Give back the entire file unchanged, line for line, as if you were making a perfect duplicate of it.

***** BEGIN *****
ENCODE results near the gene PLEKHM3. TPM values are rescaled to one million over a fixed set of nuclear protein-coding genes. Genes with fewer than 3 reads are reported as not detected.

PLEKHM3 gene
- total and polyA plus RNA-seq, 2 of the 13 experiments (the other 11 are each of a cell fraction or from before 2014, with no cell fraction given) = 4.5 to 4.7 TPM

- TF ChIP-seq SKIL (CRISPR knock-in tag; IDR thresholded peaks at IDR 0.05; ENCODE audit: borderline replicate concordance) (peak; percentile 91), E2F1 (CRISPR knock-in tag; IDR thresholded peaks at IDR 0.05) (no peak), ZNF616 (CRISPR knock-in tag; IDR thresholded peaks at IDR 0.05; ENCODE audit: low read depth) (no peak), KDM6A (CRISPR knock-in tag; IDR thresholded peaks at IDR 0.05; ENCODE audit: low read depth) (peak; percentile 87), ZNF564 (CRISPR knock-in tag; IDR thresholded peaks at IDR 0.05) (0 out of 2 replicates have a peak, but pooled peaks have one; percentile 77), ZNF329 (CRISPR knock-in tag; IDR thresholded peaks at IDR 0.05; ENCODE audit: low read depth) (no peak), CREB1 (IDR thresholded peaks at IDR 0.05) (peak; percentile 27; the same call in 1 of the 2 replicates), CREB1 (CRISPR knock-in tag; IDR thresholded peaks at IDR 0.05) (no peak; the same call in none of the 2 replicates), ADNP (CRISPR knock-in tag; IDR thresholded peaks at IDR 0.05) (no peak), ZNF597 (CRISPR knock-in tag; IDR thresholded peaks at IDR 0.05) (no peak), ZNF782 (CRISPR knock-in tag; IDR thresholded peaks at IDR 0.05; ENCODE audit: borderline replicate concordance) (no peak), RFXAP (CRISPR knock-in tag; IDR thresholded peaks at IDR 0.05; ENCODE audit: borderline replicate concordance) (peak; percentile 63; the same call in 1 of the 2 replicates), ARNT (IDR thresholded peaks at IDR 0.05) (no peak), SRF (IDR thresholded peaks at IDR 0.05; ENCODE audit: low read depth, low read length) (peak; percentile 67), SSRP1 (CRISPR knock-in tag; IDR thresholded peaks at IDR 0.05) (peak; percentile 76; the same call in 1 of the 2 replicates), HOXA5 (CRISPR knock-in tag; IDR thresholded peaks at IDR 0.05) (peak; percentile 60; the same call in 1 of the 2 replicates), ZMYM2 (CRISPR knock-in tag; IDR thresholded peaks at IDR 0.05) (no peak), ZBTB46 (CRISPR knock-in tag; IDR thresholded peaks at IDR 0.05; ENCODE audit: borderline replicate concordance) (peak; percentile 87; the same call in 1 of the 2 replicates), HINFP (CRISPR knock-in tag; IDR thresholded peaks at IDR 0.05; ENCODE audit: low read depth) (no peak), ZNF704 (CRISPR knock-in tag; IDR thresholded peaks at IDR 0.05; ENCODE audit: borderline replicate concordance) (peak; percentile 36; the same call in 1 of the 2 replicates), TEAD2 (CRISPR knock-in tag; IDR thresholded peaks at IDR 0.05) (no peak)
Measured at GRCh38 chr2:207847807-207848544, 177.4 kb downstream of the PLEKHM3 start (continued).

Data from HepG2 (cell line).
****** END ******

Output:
ENCODE results near the gene PLEKHM3. TPM values are rescaled to one million over a fixed set of nuclear protein-coding genes. Genes with fewer than 3 reads are reported as not detected.

PLEKHM3 gene
- total and polyA plus RNA-seq, 2 of the 13 experiments (the other 11 are each of a cell fraction or from before 2014, with no cell fraction given) = 4.5 to 4.7 TPM

- TF ChIP-seq SKIL (CRISPR knock-in tag; IDR thresholded peaks at IDR 0.05; ENCODE audit: borderline replicate concordance) (peak; percentile 91), E2F1 (CRISPR knock-in tag; IDR thresholded peaks at IDR 0.05) (no peak), ZNF616 (CRISPR knock-in tag; IDR thresholded peaks at IDR 0.05; ENCODE audit: low read depth) (no peak), KDM6A (CRISPR knock-in tag; IDR thresholded peaks at IDR 0.05; ENCODE audit: low read depth) (peak; percentile 87), ZNF564 (CRISPR knock-in tag; IDR thresholded peaks at IDR 0.05) (0 out of 2 replicates have a peak, but pooled peaks have one; percentile 77), ZNF329 (CRISPR knock-in tag; IDR thresholded peaks at IDR 0.05; ENCODE audit: low read depth) (no peak), CREB1 (IDR thresholded peaks at IDR 0.05) (peak; percentile 27; the same call in 1 of the 2 replicates), CREB1 (CRISPR knock-in tag; IDR thresholded peaks at IDR 0.05) (no peak; the same call in none of the 2 replicates), ADNP (CRISPR knock-in tag; IDR thresholded peaks at IDR 0.05) (no peak), ZNF597 (CRISPR knock-in tag; IDR thresholded peaks at IDR 0.05) (no peak), ZNF782 (CRISPR knock-in tag; IDR thresholded peaks at IDR 0.05; ENCODE audit: borderline replicate concordance) (no peak), RFXAP (CRISPR knock-in tag; IDR thresholded peaks at IDR 0.05; ENCODE audit: borderline replicate concordance) (peak; percentile 63; the same call in 1 of the 2 replicates), ARNT (IDR thresholded peaks at IDR 0.05) (no peak), SRF (IDR thresholded peaks at IDR 0.05; ENCODE audit: low read depth, low read length) (peak; percentile 67), SSRP1 (CRISPR knock-in tag; IDR thresholded peaks at IDR 0.05) (peak; percentile 76; the same call in 1 of the 2 replicates), HOXA5 (CRISPR knock-in tag; IDR thresholded peaks at IDR 0.05) (peak; percentile 60; the same call in 1 of the 2 replicates), ZMYM2 (CRISPR knock-in tag; IDR thresholded peaks at IDR 0.05) (no peak), ZBTB46 (CRISPR knock-in tag; IDR thresholded peaks at IDR 0.05; ENCODE audit: borderline replicate concordance) (peak; percentile 87; the same call in 1 of the 2 replicates), HINFP (CRISPR knock-in tag; IDR thresholded peaks at IDR 0.05; ENCODE audit: low read depth) (no peak), ZNF704 (CRISPR knock-in tag; IDR thresholded peaks at IDR 0.05; ENCODE audit: borderline replicate concordance) (peak; percentile 36; the same call in 1 of the 2 replicates), TEAD2 (CRISPR knock-in tag; IDR thresholded peaks at IDR 0.05) (no peak)
Measured at GRCh38 chr2:207847807-207848544, 177.4 kb downstream of the PLEKHM3 start (continued).

Data from HepG2 (cell line).